Saturday, 2 August 2014

Spliced Yew on the Tiller

This post is at start of play today. That's an important point, always check where you are before setting to work on a bow.
I've got it on the tiller on a taut string (but not braced) I've clamped a block in front of the bow to stop it flipping over. I took some video watching it flex and slowly worked it up to how it's shown in the second picture. The right limb was beginning to look a bit hingey on it's inner third so I didn't take it any further, (there is a dark mark on the belly at that point which makes it look like a thin point on the limb) the left looks pretty good.
It has the look of a beginners attempt at tillering, what I call square tillering, but it's early days yet.
The outer half of each limb needs to work a lot harder now. It's just my style of tillering, but I like to get the middle of the bow moving just about enough and then bring the ends round, plenty of people do it the other way. My view is that as long as I don't get the middle flexing any more than it will in the finished bow that's fine, what you don't want is to get full draw with the tiller wrong, or more deflection at any point than it will have in the finished bow. It could be argued that, seeing as how I started with a load of reflex near the grip I've already passed that point... well maybe I have, time will tell.
Without this check I may well have taken more wood off those inner limbs. I shall put on the tea and toast and pencil a big "LLL" (for leave... leave...leave well alone) on that inner limb before doing anything else.

You can see the tips are now back 10" so it could be braced.
There was a good discussion on Primitive Archer about longstring vs short string tillering and a couple of guys had worked out empirically that a slightly long string actually gave good weight/draw figures. E.G If we look at the second picture here it's pulling about 80# at 23" and they have found that when braced it turns out to be a similar figure.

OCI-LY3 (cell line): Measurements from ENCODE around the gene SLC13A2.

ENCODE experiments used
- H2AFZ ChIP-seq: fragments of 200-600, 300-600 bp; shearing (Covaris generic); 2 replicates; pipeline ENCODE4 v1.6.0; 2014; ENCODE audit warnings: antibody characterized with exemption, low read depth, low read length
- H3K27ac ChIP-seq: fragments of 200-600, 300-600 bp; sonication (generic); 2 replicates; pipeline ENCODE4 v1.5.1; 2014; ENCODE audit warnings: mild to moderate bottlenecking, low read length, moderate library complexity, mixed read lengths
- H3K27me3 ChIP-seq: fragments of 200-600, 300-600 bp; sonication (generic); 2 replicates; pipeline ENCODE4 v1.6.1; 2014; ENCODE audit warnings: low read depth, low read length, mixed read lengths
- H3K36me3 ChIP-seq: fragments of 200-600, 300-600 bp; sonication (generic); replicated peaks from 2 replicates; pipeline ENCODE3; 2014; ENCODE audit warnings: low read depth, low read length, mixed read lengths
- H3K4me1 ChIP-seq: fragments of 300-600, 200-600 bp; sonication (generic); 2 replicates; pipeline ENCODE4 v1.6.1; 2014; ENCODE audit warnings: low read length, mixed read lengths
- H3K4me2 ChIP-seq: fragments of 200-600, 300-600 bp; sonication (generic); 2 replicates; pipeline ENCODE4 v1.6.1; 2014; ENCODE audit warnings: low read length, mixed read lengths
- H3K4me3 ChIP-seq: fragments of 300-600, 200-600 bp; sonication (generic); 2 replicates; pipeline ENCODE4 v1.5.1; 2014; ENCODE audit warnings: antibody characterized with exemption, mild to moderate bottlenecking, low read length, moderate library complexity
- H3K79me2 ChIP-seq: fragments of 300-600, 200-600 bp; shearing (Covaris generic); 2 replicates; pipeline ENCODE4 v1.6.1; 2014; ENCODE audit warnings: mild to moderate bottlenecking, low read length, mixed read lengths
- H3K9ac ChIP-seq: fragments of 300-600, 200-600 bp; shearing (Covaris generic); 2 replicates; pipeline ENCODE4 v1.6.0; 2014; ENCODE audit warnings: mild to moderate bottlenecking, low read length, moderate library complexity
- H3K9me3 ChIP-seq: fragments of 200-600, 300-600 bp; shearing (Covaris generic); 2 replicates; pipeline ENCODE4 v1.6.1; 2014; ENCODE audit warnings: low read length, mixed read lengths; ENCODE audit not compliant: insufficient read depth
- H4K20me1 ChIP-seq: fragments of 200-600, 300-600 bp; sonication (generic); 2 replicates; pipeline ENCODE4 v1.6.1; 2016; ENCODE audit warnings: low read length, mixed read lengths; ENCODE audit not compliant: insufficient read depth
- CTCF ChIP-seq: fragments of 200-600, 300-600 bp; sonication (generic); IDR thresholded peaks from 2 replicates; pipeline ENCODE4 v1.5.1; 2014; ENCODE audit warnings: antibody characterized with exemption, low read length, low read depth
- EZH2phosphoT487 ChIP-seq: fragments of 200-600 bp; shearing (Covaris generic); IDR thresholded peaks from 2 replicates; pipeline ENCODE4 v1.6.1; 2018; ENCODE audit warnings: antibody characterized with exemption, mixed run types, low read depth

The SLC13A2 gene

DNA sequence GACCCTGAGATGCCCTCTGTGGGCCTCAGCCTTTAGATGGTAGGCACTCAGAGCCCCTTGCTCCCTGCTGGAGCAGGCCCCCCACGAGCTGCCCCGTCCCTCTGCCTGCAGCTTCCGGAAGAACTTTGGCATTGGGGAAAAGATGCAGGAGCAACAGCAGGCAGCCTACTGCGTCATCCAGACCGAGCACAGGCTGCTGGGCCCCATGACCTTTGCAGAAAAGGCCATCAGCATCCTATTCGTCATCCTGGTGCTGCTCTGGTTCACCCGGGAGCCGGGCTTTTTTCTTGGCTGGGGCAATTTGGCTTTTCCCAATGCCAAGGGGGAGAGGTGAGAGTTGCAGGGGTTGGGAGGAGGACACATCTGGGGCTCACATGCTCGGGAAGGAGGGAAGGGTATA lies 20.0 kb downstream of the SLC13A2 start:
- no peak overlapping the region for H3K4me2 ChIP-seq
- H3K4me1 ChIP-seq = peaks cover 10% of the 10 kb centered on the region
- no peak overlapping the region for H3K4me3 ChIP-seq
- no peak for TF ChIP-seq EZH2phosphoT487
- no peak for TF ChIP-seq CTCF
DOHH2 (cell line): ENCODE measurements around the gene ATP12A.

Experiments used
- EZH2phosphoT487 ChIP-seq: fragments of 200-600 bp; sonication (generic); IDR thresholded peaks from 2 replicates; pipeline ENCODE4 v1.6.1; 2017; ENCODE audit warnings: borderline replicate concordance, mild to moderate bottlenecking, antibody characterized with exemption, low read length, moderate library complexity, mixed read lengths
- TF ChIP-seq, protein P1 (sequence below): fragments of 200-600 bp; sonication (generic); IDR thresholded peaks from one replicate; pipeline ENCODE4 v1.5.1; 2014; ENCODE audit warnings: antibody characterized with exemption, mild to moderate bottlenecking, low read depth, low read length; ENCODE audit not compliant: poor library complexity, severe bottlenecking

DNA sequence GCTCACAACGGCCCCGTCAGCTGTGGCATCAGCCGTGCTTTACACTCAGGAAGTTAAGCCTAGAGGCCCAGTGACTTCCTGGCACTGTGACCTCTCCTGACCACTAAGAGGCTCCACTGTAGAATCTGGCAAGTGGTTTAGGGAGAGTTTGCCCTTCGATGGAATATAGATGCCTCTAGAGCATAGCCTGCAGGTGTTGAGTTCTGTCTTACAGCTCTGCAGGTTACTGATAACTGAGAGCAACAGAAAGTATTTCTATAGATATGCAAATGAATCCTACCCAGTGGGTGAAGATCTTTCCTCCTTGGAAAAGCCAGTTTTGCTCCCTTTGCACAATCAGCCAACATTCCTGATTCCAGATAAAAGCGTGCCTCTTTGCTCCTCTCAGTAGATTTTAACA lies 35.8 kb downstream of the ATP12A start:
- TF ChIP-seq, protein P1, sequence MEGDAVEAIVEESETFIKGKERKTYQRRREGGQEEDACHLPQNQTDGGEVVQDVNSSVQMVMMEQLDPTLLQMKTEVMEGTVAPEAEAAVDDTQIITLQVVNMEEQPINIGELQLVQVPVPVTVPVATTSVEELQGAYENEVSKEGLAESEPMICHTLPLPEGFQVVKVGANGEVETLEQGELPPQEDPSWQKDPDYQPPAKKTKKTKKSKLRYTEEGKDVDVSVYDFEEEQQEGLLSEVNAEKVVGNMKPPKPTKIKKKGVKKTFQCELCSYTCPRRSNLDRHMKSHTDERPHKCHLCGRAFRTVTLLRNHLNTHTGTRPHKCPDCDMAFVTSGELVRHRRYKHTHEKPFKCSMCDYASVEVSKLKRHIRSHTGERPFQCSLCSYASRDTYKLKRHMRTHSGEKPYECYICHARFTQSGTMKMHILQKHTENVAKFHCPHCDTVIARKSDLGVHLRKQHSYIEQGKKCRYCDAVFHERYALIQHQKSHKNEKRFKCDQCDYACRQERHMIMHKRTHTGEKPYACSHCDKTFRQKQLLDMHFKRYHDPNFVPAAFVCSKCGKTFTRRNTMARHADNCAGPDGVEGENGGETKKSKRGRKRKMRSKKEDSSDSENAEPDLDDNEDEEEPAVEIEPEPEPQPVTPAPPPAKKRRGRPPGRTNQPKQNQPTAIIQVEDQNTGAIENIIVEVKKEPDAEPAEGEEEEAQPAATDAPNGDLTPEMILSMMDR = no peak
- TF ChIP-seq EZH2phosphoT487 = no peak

Personally I go by tip deflection, then I brace and work from there. It will be interesting to see what figure I get when I brace it.

Update:- I've braced it and it was trying to bend sideways, with each limb going a different way... so, on average it was fine ;-) . This is why the tips are left wide!
I removed a little from the side of each tip to move the nock across away from the side it was trying to bend to, (it tries to bend towards the weaker side. I also removed a little from the belly on the sronger side to help balance it up. Back to brace and it looked much better, still a slight S shape but within acceptable limits It's mostly just cosmetic and some judicious tidying up as tillering progresses will leave it looking fine.
It's this stage of initial brace is critical, if problems aren't correct they will just get worse and I'd have ended up with a completely twisted bow. Correcting sideways bend and twist needs a careful approach, it's easy to get it wrong and make matters worth.
Just about done for the day, it's at 5" brace and pulling to 70# at 25" which extrapolates to about 95# at 32"
so you see I haven't actually got much poundage to play with to get to target weight & draw. I might ahve to use my ace in the hole and heat treat that right limb which seems weaker than the left, it's thicker but seems 'softer'.
Note the bow is stiff handled to take strain off the splice.

No comments:

Post a Comment